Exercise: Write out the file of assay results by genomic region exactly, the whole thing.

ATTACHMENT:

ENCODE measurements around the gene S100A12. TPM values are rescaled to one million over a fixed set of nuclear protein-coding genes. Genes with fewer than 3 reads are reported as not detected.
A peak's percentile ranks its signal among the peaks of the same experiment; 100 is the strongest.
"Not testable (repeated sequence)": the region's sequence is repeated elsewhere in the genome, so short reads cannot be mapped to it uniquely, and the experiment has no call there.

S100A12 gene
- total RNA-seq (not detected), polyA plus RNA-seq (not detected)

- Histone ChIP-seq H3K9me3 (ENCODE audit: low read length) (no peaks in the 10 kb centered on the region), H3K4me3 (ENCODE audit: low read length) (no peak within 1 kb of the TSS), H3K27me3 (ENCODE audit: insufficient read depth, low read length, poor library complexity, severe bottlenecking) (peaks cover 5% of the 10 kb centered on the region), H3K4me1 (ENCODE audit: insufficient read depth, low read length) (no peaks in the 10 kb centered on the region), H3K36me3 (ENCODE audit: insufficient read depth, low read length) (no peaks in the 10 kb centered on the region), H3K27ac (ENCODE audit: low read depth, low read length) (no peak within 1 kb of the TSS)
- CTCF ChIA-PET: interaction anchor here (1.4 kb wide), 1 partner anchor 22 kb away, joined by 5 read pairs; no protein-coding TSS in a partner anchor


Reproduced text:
ENCODE measurements around the gene S100A12. TPM values are rescaled to one million over a fixed set of nuclear protein-coding genes. Genes with fewer than 3 reads are reported as not detected.
A peak's percentile ranks its signal among the peaks of the same experiment; 100 is the strongest.
"Not testable (repeated sequence)": the region's sequence is repeated elsewhere in the genome, so short reads cannot be mapped to it uniquely, and the experiment has no call there.

S100A12 gene
- total RNA-seq (not detected), polyA plus RNA-seq (not detected)

- Histone ChIP-seq H3K9me3 (ENCODE audit: low read length) (no peaks in the 10 kb centered on the region), H3K4me3 (ENCODE audit: low read length) (no peak within 1 kb of the TSS), H3K27me3 (ENCODE audit: insufficient read depth, low read length, poor library complexity, severe bottlenecking) (peaks cover 5% of the 10 kb centered on the region), H3K4me1 (ENCODE audit: insufficient read depth, low read length) (no peaks in the 10 kb centered on the region), H3K36me3 (ENCODE audit: insufficient read depth, low read length) (no peaks in the 10 kb centered on the region), H3K27ac (ENCODE audit: low read depth, low read length) (no peak within 1 kb of the TSS)
- CTCF ChIA-PET: interaction anchor here (1.4 kb wide), 1 partner anchor 22 kb away, joined by 5 read pairs; no protein-coding TSS in a partner anchor